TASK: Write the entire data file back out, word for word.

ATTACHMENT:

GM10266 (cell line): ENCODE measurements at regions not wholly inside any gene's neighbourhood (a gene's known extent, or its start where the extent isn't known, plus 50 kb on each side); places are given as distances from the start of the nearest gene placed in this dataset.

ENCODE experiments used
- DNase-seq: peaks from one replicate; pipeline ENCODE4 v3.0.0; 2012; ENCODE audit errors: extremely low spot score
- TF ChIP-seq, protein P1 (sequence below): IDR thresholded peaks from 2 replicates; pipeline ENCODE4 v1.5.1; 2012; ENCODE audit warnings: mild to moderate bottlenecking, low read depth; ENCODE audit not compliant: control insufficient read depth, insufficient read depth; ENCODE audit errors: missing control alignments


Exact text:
GM10266 (cell line): ENCODE measurements at regions not wholly inside any gene's neighbourhood (a gene's known extent, or its start where the extent isn't known, plus 50 kb on each side); places are given as distances from the start of the nearest gene placed in this dataset.

ENCODE experiments used
- DNase-seq: peaks from one replicate; pipeline ENCODE4 v3.0.0; 2012; ENCODE audit errors: extremely low spot score
- TF ChIP-seq, protein P1 (sequence below): IDR thresholded peaks from 2 replicates; pipeline ENCODE4 v1.5.1; 2012; ENCODE audit warnings: mild to moderate bottlenecking, low read depth; ENCODE audit not compliant: control insufficient read depth, insufficient read depth; ENCODE audit errors: missing control alignments